21 min

Facebook Instant Articles - May 2015

The first nine publishers to use Instant Articles :

  • [x] The New York Times
  • [x] National Geographic
  • BuzzFeed
  • [x] NBC
  • [x] The Atlantic
  • [x] The Guardian
  • [x] BBC
  • [x] Spiegel
  • Bild

This could be a reason why Facebook will rule the media landscape too.

Snapchat's Discovery is interesting, but the service does not have the reach of Facebook.

And I don't know what Twitter can do beyond the breaking news and discussion format that has been its forte for years.

Forget about the concerns by many media people and tech geeks, if the general audience enjoys Instant Articles, then the feature will expand to more publishers who won't have much of a choice but follow.

The media industry, especially the newspaper industry, brought this upon themselves with their failure to adapt and innovate.

Instant Articles is only a mobile app. I'm unsure why it would exist in any other format.

I still have a Facebook account that I rarely access. I was about to delete my account a few weeks ago, but I kept around because of the forthcoming Instant Articles feature. I installed the Snapchat app strictly for their Discovery media feature.

I do not, however, have the Facebook app installed on my iPhone.

I'm guessing that most users access Facebook on their phones, and most phone access is through the Facebook app.

Many media websites see most of their traffic now coming from mobile devices: tablets and phones. But most of the mobile traffic is from phones.

It makes sense that Instant Articles starts as a phone app. It might also be a tablet app. But what would be the point of supporting mobile web and desktop/laptop web?

Naturally, most of the geeks posting in the HN thread are bothered by Facebook and Instant Articles. Simple solution: don't use the site. Harder solution: create something better. Easiest of all solutions: whine.

The promotional video makes the stories look fascinating with the video and animations. And text still plays a big role, depending upon the publisher, of course. The samples look sharp. If that's how it works all the time, then I can see users (normal people) loving Instant Articles.

Walled garden, silo, whatever. Facebook has the intellectual horsepower to innovate new ways of disseminating information.

Not every project is a success at Facebook, but they keep hacking and trying. Instant Articles could eventually end up being a failure, but I doubt it. It will slowly grow more important over time.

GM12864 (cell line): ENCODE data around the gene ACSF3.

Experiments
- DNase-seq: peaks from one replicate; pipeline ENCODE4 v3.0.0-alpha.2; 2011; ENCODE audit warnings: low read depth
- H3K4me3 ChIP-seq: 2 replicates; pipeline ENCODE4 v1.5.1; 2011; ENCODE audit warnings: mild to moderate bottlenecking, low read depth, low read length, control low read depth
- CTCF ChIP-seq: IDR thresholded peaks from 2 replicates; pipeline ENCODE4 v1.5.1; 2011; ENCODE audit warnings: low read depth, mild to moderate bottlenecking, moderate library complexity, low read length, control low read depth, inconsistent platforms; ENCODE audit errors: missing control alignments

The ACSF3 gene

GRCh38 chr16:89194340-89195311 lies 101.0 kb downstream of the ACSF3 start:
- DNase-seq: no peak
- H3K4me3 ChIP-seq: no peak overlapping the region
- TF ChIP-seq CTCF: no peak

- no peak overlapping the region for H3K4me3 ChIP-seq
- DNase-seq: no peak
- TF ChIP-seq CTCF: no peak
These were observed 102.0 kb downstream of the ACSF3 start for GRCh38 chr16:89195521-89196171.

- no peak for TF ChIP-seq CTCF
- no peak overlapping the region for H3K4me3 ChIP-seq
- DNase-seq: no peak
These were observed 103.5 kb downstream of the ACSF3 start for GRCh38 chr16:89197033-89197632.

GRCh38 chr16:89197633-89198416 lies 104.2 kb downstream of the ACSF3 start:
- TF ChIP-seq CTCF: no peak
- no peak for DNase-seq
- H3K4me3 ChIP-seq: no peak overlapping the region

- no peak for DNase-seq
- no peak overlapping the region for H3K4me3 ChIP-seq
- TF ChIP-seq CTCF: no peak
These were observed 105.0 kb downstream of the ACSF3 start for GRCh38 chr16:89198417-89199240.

Heck, Instant Articles could encourage more people to use Facebook more often. People like me.

Some people believe that Instant Articles will further hurt the web. Maybe, but the web began getting damaged years ago with bloated web designs that created slow, clunky, horrible user experiences.

Media sites would have functioned better with a plain, vanilla 1995 look with bare bones HTML. Add a smattering of CSS with media queries, and it would be possible to create small, lightweight, fast-loading web pages in 2015 that are still comfortable to read.

My test pages with NO JavaScript:

In my web apps, I use JavaScript in the browser only when I'm creating or updating a post with the JavaScript editor that I created by modifying code that provided a live preview for Textile markup. The editor came with split screen mode, which I kept, but I removed the live preview because it was annoyingly distracting. I also added a single-screen mode, full-screen mode, and reverse color mode (light on dark). I added auto-save with the option to change the auto-save interval. I added buttons for preview and save. I added keyboard shortcuts for many of the above functions. I'm updating this post with the JavaScript editor.

But in my web apps, I can also create and update a post by using the standard HTML textarea box. This is fine for quick-hitting activities.

My favorite view is the stream view with the postings displayed by modification date, youngest to oldest. Formatted or typical blog displays are nice, like what I use with my websites built with my Grebe code, such as ToledoWinter.com. The notes stream within my Grebe code and the stream displays for my Junco and Scaup apps, which contain notes and articles all display a very small HTML textarea box at the top of the site, so that I can easily add notes and links without first clicking a "post" or "create" link.